John Enoch Powell was born on 6 June 1912 in Birmingham, the only son of teachers. After a grammar school education, he won a scholarship to Cambridge University to study classics. He was shy, reclusive and scholarly.
He applied himself to his Greek often for 18 hours a day, scarcely leaving his room. His insatiable curiosity drove him to other languages – he tried to learn one a year – and eventually numbered Welsh, Russian and Urdu among them.
At the age of 26, he was appointed professor of Greek at the University of Sydney (Australia) before returning to Britain at the outbreak of World War II. He joined up and became the army’s youngest brigadier at 32.
After the war, he went into politics and was elected a Conservative legislator in 1950. He was promoted rapidly and became financial secretary to the Treasury, but he resigned in 1958 along with other key Treasury ministers because the Cabinet refused to reduce public spending.
In 1960 he was appointed Minister of Housing and after the Conservatives’ 1964 election defeat, Powell took on Edward Heath in the battle for the party leadership but lost.
Heath appointed him defence spokesman, but his controversial views on immigration increasingly led him into conflict with the party leadership.
With a gaunt stare and high-pitched voice, Powell was a firebrand orator of rare analytical powers, loved and loathed in equal measure.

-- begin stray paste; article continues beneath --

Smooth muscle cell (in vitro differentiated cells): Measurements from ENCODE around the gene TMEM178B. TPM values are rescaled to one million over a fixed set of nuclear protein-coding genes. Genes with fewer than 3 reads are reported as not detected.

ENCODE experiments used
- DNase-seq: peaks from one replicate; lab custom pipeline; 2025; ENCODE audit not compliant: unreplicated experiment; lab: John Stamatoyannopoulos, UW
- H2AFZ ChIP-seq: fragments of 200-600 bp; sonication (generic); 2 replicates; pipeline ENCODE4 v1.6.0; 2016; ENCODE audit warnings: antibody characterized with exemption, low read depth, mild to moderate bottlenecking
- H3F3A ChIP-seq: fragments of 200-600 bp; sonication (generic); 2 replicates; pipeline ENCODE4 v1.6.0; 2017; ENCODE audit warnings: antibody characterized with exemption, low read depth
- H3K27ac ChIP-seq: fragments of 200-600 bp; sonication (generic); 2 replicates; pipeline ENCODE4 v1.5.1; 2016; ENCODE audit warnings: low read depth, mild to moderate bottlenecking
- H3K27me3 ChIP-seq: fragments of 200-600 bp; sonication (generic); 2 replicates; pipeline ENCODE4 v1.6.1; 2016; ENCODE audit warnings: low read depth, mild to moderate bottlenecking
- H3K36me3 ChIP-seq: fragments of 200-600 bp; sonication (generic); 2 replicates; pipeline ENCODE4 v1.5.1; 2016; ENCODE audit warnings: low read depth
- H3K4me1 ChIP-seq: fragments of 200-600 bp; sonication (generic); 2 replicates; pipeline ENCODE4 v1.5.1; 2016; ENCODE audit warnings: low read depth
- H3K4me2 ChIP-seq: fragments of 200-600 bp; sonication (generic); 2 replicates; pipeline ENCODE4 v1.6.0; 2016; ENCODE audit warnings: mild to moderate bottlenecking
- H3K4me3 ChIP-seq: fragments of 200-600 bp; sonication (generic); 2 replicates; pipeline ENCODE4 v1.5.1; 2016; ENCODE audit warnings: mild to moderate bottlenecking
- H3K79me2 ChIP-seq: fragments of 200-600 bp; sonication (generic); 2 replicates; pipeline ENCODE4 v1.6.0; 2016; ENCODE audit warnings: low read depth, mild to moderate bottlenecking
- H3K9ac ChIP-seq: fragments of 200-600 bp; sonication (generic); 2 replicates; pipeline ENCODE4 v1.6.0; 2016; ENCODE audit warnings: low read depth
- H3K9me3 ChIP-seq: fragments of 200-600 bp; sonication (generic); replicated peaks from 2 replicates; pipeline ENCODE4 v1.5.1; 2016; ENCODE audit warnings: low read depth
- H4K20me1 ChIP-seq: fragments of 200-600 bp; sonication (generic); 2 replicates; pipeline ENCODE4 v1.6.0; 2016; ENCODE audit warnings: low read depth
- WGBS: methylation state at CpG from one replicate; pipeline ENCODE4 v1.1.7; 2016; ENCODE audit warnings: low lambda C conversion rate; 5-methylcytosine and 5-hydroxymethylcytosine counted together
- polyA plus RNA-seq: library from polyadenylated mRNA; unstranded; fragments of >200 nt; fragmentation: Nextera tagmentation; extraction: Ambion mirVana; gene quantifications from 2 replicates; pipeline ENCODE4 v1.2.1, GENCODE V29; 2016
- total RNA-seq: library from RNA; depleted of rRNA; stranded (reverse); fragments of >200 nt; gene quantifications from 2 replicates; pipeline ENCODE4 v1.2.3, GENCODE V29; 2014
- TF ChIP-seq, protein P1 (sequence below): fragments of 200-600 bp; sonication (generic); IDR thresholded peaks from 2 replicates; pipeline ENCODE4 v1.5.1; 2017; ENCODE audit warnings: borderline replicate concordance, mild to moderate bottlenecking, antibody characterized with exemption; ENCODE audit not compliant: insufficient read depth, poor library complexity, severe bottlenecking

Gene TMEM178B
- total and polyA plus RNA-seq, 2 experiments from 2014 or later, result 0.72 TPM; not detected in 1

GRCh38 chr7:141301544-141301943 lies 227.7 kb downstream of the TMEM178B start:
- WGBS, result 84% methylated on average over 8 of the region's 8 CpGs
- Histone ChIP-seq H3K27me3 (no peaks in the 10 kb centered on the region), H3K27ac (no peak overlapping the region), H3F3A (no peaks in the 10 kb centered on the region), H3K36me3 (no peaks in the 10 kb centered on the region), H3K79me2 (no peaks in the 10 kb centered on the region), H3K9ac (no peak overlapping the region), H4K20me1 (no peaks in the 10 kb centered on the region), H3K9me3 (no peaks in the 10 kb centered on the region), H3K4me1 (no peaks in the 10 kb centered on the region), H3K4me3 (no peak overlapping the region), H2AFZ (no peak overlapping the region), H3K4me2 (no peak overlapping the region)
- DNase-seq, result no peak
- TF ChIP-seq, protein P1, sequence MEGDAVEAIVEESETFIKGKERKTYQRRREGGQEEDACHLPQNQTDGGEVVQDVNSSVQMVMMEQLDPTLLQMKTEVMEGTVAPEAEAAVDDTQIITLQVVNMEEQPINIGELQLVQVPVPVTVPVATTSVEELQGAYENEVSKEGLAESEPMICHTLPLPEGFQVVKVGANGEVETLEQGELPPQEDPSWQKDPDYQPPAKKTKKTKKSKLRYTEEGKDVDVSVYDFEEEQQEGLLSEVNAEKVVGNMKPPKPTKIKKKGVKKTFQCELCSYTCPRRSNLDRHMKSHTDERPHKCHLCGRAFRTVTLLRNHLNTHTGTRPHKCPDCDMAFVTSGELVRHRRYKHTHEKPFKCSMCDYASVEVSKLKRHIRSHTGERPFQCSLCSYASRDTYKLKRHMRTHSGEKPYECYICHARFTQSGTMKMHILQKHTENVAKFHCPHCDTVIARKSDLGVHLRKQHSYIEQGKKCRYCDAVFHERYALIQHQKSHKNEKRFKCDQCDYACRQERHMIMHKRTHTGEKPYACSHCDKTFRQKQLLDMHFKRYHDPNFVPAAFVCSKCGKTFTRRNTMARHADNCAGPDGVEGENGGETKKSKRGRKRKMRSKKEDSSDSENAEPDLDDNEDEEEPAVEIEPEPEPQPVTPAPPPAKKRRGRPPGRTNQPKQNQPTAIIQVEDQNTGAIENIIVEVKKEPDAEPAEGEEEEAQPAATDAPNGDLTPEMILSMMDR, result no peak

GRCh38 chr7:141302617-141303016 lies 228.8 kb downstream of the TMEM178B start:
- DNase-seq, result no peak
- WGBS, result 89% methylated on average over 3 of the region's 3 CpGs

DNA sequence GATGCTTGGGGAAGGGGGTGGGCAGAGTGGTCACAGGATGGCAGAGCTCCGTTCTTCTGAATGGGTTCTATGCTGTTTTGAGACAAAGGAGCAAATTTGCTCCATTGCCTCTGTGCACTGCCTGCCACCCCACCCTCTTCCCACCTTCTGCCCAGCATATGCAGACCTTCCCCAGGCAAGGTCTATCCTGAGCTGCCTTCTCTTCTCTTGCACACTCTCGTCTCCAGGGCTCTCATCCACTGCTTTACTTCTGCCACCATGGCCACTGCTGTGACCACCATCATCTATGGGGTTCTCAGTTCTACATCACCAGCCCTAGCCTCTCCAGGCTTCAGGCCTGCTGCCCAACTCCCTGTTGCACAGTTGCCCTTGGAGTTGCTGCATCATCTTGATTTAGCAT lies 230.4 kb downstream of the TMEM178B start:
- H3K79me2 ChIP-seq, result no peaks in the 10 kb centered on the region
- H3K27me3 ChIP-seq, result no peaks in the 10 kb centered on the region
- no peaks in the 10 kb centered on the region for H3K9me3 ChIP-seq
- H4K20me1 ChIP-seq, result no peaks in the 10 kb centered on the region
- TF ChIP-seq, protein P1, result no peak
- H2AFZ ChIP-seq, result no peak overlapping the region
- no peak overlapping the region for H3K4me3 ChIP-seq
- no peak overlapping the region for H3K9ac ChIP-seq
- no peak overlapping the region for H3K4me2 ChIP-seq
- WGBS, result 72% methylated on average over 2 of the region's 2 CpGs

His “rivers of blood” speech in 1968 in which he urged Britain to stop the flow of immigrants from its former colonies and described the country as “heaping up its own funeral pyre” provoked public outcry and finally led Heath to remove him.
It effectively ended his chances of ever attaining high office even though Powell was considered among the most brilliant minds of his day.
In 1974, he urged Conservative voters to support the Labour party in the general election, because it opposed membership of the European Community. Later that year he resigned from the Conservatives and stood as a member of the staunchly pro-British Ulster Unionist Party for a Northern Ireland seat.
He lost his parliamentary seat in 1987, saying he would commit more time to cultural pursuits and in a 1996 interview, the ageing nationalist reflected that his ideas had finally become common currency.
Enoch Powell died on Sunday 8 February 1998 after suffering from Parkinson’s disease. He was 85.